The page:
In a hinge pad, a piece of nylon material holds two large pieces of foam together. These pads easily carry as a backpack or as a briefcase, provided they have a side handle. Hinge pads lay the flattest of any type of pad, making them ideal for flat landings. They also fold up tightly and double as spacious gear carriers. On the downside, you could land on something sharp due to the lack of foam in the hinged area. As a result, hinged pads perform worse on uneven terrain or rocky landings. These pads, however, are relatively common and a great addition to any multi-pad landing area with flat space.


Less common, but as seen in the Mad Rock R3, are pads with a baffled designed, where partial hinges, creased to half the thickness of the pad, separate several recycled foam stuffed baffles. The shredded, recycled foam molds to rocky terrain, arguably better than any of the other styles. It folds similarly to a taco, yet conforms so much that it essentially hinges as well. This pad is multi-dimensional: it lies flat, folds over rocks, packs a fair amount of gear, and doubles as a comfortable sleeping pad.

Some pad manufacturers, like Asana, construct their pads with a “hybrid” fold. This style provides a consistent layer of foam on top, so it is hard to bottom out, yet still folds easily. 

Pad sizes

The ideal pad size varies when it comes to different climbing areas with varying landing conditions. For example, in RMNP, where talus litters the landscape and flat landings are rare, many small pads work better than one large pad. Areas such as Bishop, known for highballs with flat landings, are best for single, large pads covering as much surface area as possible. Large pads average 4′ x 5′ while standard pads are 3′ x4′. Pad thickness usually ranges from 3″ to 5″. Smaller pads, like sliders or sit pads, tend to be much thinner, though the coverage area can be larger. The Organic Slider Pad, for example, has dimensions of 23″ x 35″ x 1″. Many manufacturers consider size based on various other elements. Asana bases their sizes on “ease of carrying, overall pad weight, the ability to fit into most cars, and shipping dimension so that we keep the cost of getting the pad to our customers at a respectable level,” said Asana founder Jamey Sproull.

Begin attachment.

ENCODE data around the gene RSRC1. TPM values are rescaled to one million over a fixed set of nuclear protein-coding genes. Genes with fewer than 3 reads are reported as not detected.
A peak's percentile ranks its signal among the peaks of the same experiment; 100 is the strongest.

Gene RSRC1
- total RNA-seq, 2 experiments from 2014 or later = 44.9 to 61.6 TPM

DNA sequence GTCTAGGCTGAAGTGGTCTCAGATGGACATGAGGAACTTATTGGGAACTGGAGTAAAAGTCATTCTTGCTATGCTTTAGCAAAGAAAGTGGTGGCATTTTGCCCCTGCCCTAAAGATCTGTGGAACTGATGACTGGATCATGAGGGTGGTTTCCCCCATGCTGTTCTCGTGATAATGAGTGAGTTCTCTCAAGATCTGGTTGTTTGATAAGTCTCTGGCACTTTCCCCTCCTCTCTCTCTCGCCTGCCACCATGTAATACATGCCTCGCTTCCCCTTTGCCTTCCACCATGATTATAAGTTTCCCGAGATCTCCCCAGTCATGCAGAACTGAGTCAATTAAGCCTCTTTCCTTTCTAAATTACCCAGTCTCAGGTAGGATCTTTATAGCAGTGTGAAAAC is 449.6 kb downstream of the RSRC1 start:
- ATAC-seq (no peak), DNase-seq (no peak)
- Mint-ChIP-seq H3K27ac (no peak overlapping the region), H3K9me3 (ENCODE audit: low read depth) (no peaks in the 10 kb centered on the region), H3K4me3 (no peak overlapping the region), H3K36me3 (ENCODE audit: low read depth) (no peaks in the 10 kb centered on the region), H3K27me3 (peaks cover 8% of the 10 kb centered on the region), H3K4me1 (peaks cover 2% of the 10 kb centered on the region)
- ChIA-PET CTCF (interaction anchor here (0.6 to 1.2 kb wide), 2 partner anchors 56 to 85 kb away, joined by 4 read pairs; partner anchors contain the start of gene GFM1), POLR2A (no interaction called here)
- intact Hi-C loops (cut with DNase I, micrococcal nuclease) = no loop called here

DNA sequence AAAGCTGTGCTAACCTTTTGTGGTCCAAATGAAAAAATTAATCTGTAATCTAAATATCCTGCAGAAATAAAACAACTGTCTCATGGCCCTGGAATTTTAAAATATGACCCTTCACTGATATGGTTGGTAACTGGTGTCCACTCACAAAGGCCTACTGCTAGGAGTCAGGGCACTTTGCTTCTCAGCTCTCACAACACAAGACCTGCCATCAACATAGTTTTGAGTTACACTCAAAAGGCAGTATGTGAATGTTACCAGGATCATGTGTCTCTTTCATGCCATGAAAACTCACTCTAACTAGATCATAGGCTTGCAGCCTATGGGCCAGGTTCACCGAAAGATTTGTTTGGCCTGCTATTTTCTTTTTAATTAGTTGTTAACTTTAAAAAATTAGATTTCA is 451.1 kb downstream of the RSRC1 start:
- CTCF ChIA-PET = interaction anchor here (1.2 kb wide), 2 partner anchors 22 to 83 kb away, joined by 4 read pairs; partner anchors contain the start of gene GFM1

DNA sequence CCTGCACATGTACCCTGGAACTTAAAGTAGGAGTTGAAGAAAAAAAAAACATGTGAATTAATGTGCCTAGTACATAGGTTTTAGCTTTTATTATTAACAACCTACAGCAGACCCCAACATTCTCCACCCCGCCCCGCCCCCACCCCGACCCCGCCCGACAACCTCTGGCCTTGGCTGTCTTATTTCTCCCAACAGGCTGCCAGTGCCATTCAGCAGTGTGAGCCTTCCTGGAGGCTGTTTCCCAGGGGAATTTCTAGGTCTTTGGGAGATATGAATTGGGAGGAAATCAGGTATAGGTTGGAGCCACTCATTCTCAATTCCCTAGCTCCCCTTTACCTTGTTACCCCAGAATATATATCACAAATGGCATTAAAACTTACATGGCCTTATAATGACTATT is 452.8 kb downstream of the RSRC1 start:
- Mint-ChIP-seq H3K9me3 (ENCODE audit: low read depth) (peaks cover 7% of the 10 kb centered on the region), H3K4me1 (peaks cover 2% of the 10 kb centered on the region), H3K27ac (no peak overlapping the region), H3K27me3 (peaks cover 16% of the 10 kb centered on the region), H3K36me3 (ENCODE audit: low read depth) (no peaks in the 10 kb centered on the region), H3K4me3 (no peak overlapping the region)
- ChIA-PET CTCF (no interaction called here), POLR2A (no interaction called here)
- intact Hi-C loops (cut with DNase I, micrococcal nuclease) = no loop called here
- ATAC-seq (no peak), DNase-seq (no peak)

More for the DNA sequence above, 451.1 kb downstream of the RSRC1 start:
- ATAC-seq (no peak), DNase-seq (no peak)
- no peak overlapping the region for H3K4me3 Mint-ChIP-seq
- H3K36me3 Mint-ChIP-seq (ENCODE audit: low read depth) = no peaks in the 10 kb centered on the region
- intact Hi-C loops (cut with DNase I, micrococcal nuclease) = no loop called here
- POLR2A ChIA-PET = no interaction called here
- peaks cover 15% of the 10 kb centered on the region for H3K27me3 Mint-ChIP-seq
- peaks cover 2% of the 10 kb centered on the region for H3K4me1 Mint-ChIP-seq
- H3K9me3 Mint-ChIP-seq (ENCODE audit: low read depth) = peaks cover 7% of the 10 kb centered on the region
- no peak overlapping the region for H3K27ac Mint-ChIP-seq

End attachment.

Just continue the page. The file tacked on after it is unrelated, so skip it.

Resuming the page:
Big pads

Big pads cover large surface areas well and are best for flatter landings. On the downside, they tend to be heavier, more expensive, and take up more room. In the summer of 2017, I traveled to Rocklands, South Africa, where many of the tall boulders have big, daunting falls. On the steep, 20-foot, overhanging cave of Un Petit Hueco Dans Rocklands (V9), I grabbed the sandstone edges, happy to have an array of large pads covering the big landing zone. Having large pads under me gave me the confidence I needed to send.